Echo JS 0.11.0

<~> comments 10 days ago. link 2 points
It may make things appear more concise and even simpler in the short term, but over a long term it impairs readability of your code. It also increases the cognitive load, in bigger `with` block you would need to constantly keep in mind what object is being used, without it you explicitly reference the object so it's clear.

It can also lead to confusing commits e.g. if you change the body of a `with` expression to access new child properties of the object you pass, it won't be very clear in the commit where those values are coming from because the `with` statement will likely not be visible in the diff.

If you don't want to explicitly refer to a long named variable or a long property chain, I would recommend assigning it to a concisely named variable rather than using `with` 618 days ago. link 6 points
This article completely misses the biggest advantage of NodeJS - being able to run the same code both back and front end.

Sure, most features you're using Babel for are also available via enabling some v8 flags, but you can't do that on the client side.

With Babel + Webpack you can have largely the same codebase on both frontend and backend, saving huge amounts of time and effort otherwise wasted writing separate logic for the browser, and allows you to manage your front-end dependencies with good ol' npm, instead of doing so manually by hand. 623 days ago. link 0 point
Can confirm. I'm a web developer with 7 years commercial experience now. I don't have a single formal qualification or certificate.

I got into the industry by freelancing for small local businesses to build up a portfolio which I then used to get my foot in the door at a web agency as a full time developer, then just took it from there with that experience. 674 days ago. link 1 point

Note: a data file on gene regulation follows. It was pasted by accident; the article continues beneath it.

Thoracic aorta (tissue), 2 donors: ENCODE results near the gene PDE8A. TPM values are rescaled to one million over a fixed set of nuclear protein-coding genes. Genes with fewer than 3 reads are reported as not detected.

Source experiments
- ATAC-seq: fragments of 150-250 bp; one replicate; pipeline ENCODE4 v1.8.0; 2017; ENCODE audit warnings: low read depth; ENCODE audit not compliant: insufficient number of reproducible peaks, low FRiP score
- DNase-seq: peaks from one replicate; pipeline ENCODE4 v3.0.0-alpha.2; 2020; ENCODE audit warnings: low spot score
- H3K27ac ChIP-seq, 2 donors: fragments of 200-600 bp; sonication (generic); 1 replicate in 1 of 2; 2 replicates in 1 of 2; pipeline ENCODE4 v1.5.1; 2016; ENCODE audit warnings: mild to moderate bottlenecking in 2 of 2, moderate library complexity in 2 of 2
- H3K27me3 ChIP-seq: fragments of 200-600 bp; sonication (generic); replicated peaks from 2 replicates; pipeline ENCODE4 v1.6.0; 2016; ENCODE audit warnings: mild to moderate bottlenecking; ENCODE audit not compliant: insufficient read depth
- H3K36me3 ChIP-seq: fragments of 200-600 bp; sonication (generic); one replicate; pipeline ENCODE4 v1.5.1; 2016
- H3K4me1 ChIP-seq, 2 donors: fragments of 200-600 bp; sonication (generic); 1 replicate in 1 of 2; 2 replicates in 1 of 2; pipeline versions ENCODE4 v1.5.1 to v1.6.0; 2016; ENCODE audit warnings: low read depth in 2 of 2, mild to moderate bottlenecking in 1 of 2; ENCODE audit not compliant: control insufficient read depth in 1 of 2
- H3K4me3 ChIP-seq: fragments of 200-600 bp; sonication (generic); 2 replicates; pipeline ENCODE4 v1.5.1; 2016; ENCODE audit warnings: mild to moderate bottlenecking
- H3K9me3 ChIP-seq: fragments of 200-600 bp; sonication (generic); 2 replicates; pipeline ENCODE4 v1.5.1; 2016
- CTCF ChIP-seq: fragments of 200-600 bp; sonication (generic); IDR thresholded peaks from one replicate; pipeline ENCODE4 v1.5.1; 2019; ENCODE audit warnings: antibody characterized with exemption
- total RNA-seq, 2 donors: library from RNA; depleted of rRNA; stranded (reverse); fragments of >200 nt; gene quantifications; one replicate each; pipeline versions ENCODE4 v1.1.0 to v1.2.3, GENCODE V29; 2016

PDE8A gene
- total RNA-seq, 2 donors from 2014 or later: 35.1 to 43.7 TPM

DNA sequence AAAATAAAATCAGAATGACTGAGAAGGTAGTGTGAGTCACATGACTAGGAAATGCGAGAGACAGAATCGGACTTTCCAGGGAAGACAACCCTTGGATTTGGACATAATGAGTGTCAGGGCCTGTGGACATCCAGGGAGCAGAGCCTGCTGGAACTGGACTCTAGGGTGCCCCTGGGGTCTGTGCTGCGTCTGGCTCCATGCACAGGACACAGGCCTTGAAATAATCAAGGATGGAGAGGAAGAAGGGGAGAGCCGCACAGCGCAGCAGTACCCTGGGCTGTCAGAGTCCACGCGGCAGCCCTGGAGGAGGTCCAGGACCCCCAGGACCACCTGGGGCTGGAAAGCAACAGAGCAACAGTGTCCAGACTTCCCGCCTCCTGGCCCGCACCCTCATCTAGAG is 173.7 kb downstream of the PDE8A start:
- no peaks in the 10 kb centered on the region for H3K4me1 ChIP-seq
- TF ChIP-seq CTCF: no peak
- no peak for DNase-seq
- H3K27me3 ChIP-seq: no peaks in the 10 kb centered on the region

I like this, would make a good minimal alternative for building DOMs when using something like cycle.js 1045 days ago. link 2 points
Yuck, it's running on WordPress?

I'd expect a site named to be running JS itself. Why no nodejs, iojs or meteor? 1106 days ago. link 3 points
Everyone seems to be exaggerating the likelihood of incompatibility, as far as I'm aware io.js is simply supposed to be a bleeding-edge version of node. There is no need for community library authors to test on or support io.js, because in theory io.js should be fully backwards-compatible with node.js other than the incredibly unlikely circumstance that io.js adopts a version of V8 which deprecates features used in node's version of V8 or changes it's API in a non-backwards compatible way, which would be no different from the incompatibilities you'd encounter by using a version of node to run an app written for an older version of node.

Forking node allows people to use new/experimental V8 features/improvements while still tapping in to the already massive node ecosystem and alleviates those users from having to compile their own node/V8 binaries. This way those working on personal/dev status projects can use the latest io.js to have the new features they might want, and those working on public/production projects can use the latest node.js without having to worry about instabilities.

To me node.js or io.js is analogous to choosing between an LTS/stable release or bleeding-edge/unstable release release of your OS. There's no universally correct choice, it depends on your specific requirements. Having both projects doesn't fragment the community, for example most Linux distro packages are compatible with both stable/unstable releases of the OS, the only exceptions being different versioned dependencies which is generally resolved automatically by your package manager anyway.